New study suggests link between foster care system and youth homelessness
The study found nearly three out of every five homeless youth were part of the child welfare system at some point in their lives.
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OTTAWA — A first-of-its-kind study in Canada is drawing a link between youth homelessness levels and a foster care system that researchers say could be playing a more active role in keeping young people off the streets.
The study released Wednesday found nearly three out of every five homeless youth were part of the child welfare system at some point in their lives, a rate almost 200 times greater than that of the general population.
Of those with a history in the child welfare system, almost two of every five respondents eventually "aged out" of provincial or territorial care, losing access to the sort of support that could have kept them from becoming homeless, the study found.
Canada is creating a group of young people who are at higher risk of becoming homeless because they lack resources when coming out of foster care, said Stephen Gaetz, the study's co-author and director of the Canadian Observatory on Homelessness.
The report urges the federal government to focus on preventing youth homelessness — particularly among Indigenous youth — and on provinces and territories to focus on "after care" by providing support as needed until age 25.
"We're not calling out child protection services," Gaetz said. "We're not pointing fingers going, 'It's horrible what you're doing.'
"Rather, we're saying this is an unintended consequence of a whole number of things, but it's something that we can identify as leading to bad outcomes when young people leave care."
Prime Minister Justin Trudeau, the Liberal government's self-proclaimed minister for youth, may want to champion the issue himself to ensure system-wide changes, he added.
The study, based on a survey of 1,103 young people who were homeless in 42 different communities in nine provinces and Nunavut, offers the first national portrait of Canada's population of homeless youth that will become more detailed in 2018 when dozens of cities focus on youth issues during the next federally organized, point-in-time count of the homeless population.
The questionnaire used during those counts, which are essentially a census of a community's homeless population during a specific time period, will now include questions about when someone first became homeless and gender identity to better help cities co-ordinate and plan services.
Another question has been added to count the number of homeless who are newcomers, either immigrants or refugees. Notes attached to the questionnaire, a copy of which The Canadian Press obtained through the Access to Information Act, say that a large number of homeless immigrants or refugees in a city "may signal an issue that can be addressed upstream" to prevent them from becoming homeless after arriving in Canada.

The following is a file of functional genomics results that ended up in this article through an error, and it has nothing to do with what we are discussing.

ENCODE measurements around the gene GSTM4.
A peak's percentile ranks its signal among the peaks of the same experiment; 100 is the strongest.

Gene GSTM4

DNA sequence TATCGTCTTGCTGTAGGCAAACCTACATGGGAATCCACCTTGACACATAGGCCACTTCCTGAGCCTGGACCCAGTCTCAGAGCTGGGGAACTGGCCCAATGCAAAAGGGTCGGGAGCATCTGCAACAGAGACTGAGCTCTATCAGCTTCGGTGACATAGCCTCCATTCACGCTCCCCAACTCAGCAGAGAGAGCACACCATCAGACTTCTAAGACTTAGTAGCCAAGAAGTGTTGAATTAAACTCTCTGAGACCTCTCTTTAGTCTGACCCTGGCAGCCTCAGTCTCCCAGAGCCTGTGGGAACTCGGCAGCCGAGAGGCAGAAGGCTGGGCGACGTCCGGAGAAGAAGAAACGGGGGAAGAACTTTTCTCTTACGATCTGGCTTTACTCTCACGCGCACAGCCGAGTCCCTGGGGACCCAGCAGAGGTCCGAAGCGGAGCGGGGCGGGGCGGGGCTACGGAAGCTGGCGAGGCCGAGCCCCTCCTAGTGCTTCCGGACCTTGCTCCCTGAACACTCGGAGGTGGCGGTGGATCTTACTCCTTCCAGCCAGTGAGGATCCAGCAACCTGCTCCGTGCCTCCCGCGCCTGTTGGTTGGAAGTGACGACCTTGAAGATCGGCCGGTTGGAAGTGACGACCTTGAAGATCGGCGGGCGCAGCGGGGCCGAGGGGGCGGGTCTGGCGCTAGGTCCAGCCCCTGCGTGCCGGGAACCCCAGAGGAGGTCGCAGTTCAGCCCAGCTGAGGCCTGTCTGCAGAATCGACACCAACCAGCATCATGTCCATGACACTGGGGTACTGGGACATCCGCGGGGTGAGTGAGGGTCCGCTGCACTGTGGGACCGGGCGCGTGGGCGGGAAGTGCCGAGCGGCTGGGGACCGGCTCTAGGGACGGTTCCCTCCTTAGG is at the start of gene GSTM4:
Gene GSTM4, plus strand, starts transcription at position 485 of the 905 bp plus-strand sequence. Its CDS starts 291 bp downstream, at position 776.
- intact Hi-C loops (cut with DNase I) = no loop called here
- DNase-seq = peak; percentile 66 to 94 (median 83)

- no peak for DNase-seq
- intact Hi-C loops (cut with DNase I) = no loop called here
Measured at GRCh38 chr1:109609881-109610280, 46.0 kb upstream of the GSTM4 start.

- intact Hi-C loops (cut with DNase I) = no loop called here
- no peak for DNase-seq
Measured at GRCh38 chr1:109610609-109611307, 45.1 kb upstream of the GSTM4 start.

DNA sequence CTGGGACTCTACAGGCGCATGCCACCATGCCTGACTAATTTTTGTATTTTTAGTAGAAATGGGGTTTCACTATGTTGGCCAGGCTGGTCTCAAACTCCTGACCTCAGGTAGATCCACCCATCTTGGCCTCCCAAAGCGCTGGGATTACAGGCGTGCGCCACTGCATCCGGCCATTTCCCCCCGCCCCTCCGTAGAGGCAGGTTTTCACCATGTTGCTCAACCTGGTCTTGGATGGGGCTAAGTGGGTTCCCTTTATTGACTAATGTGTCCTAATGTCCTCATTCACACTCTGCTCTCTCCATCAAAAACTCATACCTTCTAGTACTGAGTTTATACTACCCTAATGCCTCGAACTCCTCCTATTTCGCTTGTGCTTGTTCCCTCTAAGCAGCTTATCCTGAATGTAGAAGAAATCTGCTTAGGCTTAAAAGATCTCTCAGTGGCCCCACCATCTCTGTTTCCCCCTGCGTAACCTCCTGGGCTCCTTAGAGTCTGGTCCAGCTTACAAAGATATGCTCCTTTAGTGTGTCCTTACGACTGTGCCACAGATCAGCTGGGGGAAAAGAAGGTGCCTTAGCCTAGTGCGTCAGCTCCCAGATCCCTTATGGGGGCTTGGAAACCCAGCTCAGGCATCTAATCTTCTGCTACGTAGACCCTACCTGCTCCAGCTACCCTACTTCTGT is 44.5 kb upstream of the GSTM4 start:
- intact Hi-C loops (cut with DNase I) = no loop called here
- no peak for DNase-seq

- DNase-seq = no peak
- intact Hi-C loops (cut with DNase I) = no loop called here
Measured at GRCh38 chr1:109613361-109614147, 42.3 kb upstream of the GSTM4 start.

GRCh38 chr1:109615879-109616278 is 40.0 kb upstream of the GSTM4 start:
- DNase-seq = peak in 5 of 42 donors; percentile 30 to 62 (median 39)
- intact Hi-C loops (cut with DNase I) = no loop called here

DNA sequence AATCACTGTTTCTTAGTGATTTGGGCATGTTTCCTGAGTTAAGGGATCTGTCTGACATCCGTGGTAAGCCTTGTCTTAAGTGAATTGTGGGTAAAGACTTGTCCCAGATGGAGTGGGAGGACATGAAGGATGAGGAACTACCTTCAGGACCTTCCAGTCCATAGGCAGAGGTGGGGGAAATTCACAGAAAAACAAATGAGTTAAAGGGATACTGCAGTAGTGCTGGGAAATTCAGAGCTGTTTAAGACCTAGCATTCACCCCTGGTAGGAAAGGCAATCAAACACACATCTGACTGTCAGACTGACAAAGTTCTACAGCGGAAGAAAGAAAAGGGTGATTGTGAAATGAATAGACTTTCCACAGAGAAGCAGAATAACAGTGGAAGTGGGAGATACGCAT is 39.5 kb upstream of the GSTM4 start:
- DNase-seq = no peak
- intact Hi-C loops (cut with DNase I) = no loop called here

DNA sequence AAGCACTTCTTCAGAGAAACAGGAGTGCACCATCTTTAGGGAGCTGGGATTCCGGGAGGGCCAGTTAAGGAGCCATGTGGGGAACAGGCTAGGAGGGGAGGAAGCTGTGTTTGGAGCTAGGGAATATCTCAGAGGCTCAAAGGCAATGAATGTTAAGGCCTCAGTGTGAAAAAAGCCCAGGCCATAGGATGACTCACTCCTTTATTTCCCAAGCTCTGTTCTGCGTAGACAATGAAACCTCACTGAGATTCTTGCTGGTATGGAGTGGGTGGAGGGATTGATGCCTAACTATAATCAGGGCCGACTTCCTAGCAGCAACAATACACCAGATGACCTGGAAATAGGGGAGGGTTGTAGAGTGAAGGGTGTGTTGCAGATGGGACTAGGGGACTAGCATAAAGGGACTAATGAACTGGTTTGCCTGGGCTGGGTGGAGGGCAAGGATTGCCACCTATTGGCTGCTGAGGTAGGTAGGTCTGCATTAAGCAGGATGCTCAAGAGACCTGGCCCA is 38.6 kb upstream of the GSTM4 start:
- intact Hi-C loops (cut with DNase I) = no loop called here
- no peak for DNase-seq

The data is likely to be richer than what was collected in 2016 during the first federally organized count, as more cities have indicated a willingness to take part.
Aged 13 to 24, homeless youth make up about one-fifth of the homeless population. In raw numbers, that means there are about 6,500 people in that age cohort who are homeless on any given night.
New census data released last week reported some 43,880 youth in foster care in 2016, a decline of about 4,000 from the 47,890 young people Statistics Canada counted in 2011, the first time such data was collected for the census.
The problem is particularly acute for Indigenous youth, who in 2011 made up nearly half of the children in care nationally. Statistics Canada is set to release more census details about Canada's Aboriginal population later this fall.
The study says that the problems with Indigenous child welfare, which governments have vowed to tackle, highlight the need for structural reforms to help marginalized populations, such as Aboriginals and new immigrants.
"None of these approaches can be a one-size-fits-all approach," said study co-author David French, director of policy and planning with A Way Home, a national, anti-youth-homelessness coalition.
"So when you speak about Indigenous young people or young people who identify as LGBTQ2S, or new immigrant young people, each of them does require a targeted response underneath a specific strategy."
LGBTQ2S stands for lesbian, gay, bisexual, transgender, queer and two-spirit, the latter term referring specifically to members of the Indigenous community.
Last week's census figures also showed one in three Canadians aged 20-34 lived with at least one parent in 2016, an increase of five percentage points between 2001 and 2016.
The numbers were particularly acute in some of the country's hottest housing markets, with one in two young people living with at least one parent in Toronto last year.
Child protection legislation hasn't kept pace with these social and economic changes that have made it more difficult for young people to live independently, Gaetz said.
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